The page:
Oregon State Bar Bulletin — DECEMBER 2003

In Memoriam

Steve Allen Tyler of Eugene died Sept. 20, 2003 of age-related causes. He was 86.

Tyler was born March 12, 1917, in Tulles, La. He married Helen Shores in 1940. He lived in Baton Rouge, La. until 1943, when they moved to Klamath Falls. He lived in Klamath Falls 1943-1950, when he moved to Eugene. He lived in Junction City from 1954 until 1973, when he returned to Eugene.

Tyler received a bachelor’s degree from Northwestern State University in Louisiana and master’s degree in business from Louisiana State University. He received a law degree from the University of Oregon.

He served in the Navy at the rank of lieutenant. He worked as a loan officer and was also employed as a business education instructor in Amarillo, Texas, and at the Oregon Institute of Technology. He later established a private law practice. He was a member of the Lane County Bar Association.

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Edward V. O’Reilly of Eugene died Sept. 21, 2003 of respiratory failure at age 85.

He was born in Michigan, N.D. in 1918. He and Patricia Sullivan were married in Seattle in 1948. She died Jan. 13, 2003.

O’Reilly moved to Oregon as a teenager and graduated from University High School in Eugene in 1936. His military service included active duty from September 1940 to May 1946 with the 41st Infantry Division. He was a retired colonel in the JAG corps. He attended the University of Oregon, earning a B.S. in education and a J.D. from the University of Oregon in 1952. He then practiced law in Eugene from 1952 until his retirement in 1990.

O’Reilly served on a variety of bar committees and received the state bar’s 50-year member award in 2002. He wrote that his proudest moment was his admission to the bar, and he fondly remembered the celebration with the OSB’s class of ’52 on admission. He also belonged to the Lane County Bar Association.

He enjoyed golf and ocean salmon fishing. He is survived by a son, four grandchildren and one great-grandchild.

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Cash Ridley Perrine of Bend died Sept. 13, 2003 of natural causes. He was 71.

Perrine was born April 28, 1932 in Ashland. He served in the military, including 17 months in Munich, Germany. After graduating from Willamette University Law School in 1958, Perrine moved to Bend with his family and started a private law practice that continued until his retirement. He was municipal judge for Bend and city attorney for Sisters. He was a member of the Central Oregon Bar Association and Bend Elks Lodge, serving as exalted ruler in 1966-67.

Survivors include his wife, Mary; three sons and two daughters.

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Frederick H. Torp died Sept. 15, 2003 of complications following surgery, 10 days before his 90th birthday.. He was born Sept. 25, 1913 in Allendale, N.J.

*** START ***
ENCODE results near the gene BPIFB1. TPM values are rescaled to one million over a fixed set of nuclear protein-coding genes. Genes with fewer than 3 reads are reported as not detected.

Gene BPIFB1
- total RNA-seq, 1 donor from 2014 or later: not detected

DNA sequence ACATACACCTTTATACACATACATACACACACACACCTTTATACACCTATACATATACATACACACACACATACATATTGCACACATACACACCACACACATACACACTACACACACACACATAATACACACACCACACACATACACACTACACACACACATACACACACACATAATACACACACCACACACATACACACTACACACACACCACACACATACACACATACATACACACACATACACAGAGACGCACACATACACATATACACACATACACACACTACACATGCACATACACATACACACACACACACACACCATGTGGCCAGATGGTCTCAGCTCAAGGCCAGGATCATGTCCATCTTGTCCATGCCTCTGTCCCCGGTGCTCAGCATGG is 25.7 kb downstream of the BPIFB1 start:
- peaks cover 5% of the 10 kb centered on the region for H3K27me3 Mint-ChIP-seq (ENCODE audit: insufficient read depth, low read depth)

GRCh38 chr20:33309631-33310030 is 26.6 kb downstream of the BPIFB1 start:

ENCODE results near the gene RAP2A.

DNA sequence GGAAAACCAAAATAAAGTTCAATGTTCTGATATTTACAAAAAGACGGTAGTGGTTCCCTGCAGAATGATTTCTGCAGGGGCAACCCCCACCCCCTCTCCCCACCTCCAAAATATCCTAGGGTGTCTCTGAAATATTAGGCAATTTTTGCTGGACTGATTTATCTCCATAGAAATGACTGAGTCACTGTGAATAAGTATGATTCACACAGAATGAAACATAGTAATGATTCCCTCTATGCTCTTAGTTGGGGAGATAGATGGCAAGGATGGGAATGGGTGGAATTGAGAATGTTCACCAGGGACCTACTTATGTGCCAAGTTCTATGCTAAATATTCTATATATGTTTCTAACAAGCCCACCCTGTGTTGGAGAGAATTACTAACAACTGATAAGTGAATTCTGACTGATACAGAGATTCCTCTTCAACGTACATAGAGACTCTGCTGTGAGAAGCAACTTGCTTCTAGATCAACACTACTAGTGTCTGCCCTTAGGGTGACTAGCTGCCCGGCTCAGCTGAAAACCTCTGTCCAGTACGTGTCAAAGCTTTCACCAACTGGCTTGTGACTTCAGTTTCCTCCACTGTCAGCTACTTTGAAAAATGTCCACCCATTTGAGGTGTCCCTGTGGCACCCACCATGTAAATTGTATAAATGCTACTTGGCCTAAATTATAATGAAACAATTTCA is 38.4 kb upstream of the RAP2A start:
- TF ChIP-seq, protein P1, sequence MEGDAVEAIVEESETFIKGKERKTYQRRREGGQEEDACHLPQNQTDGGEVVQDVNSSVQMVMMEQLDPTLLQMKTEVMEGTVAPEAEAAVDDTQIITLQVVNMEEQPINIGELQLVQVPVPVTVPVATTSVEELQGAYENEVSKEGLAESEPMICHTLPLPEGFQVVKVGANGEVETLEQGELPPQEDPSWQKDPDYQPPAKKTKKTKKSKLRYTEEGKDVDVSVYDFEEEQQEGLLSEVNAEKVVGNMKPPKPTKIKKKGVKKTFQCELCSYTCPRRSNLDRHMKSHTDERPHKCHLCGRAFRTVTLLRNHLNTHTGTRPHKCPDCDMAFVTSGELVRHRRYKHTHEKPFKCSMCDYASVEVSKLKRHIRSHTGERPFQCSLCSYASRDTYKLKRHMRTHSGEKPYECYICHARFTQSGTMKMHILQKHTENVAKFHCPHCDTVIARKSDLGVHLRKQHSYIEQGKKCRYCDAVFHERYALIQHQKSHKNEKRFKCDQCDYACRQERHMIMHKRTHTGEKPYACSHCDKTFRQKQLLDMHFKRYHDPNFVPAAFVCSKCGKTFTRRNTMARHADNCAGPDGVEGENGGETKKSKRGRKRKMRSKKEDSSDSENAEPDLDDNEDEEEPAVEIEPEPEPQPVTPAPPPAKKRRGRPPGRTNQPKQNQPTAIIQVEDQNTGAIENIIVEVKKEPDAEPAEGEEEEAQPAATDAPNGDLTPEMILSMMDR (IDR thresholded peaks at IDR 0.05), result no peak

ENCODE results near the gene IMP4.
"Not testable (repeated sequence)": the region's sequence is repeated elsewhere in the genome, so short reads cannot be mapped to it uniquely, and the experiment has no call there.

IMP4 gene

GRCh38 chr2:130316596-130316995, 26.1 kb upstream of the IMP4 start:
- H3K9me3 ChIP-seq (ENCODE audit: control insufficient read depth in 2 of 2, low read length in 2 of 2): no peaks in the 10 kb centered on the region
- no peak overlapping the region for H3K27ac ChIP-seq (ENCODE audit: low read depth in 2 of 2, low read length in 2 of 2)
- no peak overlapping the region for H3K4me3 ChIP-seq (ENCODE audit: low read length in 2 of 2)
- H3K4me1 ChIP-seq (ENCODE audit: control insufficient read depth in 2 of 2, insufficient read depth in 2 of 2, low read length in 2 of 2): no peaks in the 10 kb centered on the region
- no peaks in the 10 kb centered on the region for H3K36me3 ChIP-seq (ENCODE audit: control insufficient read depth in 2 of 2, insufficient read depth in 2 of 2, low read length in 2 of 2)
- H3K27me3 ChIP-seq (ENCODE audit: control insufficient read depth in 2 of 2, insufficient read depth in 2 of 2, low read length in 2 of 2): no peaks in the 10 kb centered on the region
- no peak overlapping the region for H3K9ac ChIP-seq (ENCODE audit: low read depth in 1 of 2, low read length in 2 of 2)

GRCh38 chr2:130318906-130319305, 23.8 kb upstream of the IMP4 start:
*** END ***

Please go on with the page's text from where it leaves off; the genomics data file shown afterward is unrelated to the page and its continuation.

For 50 years, Torp was a leading Portland business lawyer, beginning in 1946 with the firm now known as Stoel Rives. He co-founded Tonkon Torp in 1974 when he was 61, with the objective of having a firm that would never exceed 15 lawyers. The firm now has more than 70 lawyers. Earlier, he was employed with Davis, Auerbach and Cornell in New York City from 1938 to 1942 and was chief editor of the 1939 edition of Mertens, The Law of Federal Income Taxation.

Torp specialized in tax, corporate and banking law, and represented a number of major Oregon public and family businesses. Clients included: Omark Industries, Stimson Lumber, Orbanco Financial Services Corporation, Northwest Acceptance Corporation, U.S. Bakery, U.S. Bank, Sprouse-Reitz Stores, Benson Glass, Brady Hamilton Stevedore Co., Western Communications and The Oregon Bank. He was also a long-time legal adviser to the Junior League of Portland. He was admired and sought after by clients for his business knowledge and strategy as well as his legal skills and served on the boards of directors of several of the aforementioned clients.

He was considered a stern taskmaster with young lawyers, but his training influenced a generation of Oregon lawyers who became outstanding attorneys in private firms as well as business executives, law professors, political office holders, judges and a cabinet member.

He was a graduate of Columbia College, New York City (B.A., 1934) and Columbia University Law School (LLB, 1937). To pay for college and law school during the Depression years, he played the clarinet in a dance band in New York and on cruise ships. At Columbia, Torp met his first wife, Elise Arneson of Portland, whom he married in 1942.

Torp enlisted in the U.S. Navy after Pearl Harbor. He served in the Pacific, first as communications officer aboard the light cruiser USS Reno. The vessel sank after being torpedoed off the Philippine island of Samar. Torp and other crewmen spent 10 hours in the water before being rescued. He later served aboard the USS Intrepid, an aircraft carrier that was in Tokyo Bay for the Japanese surrender. He was discharged as a lieutenant commander in 1945.

Torp helped organize and served on the board of the Community Child Guidance Clinic, now known as the Morrison Center for Child and Family Services. He also served on the Oregon Board of Health, the Legacy Good Samaritan Hospital and Medical Center board of trustees and the Lake Oswego School Board. He was director and president of the Oregon Historical Society

Torp’s first wife died in 1972. In 1978, he married Nancy Morse-Moller, who survives him, along with a daughter, two sons, a stepdaughter and stepson and grandchildren.

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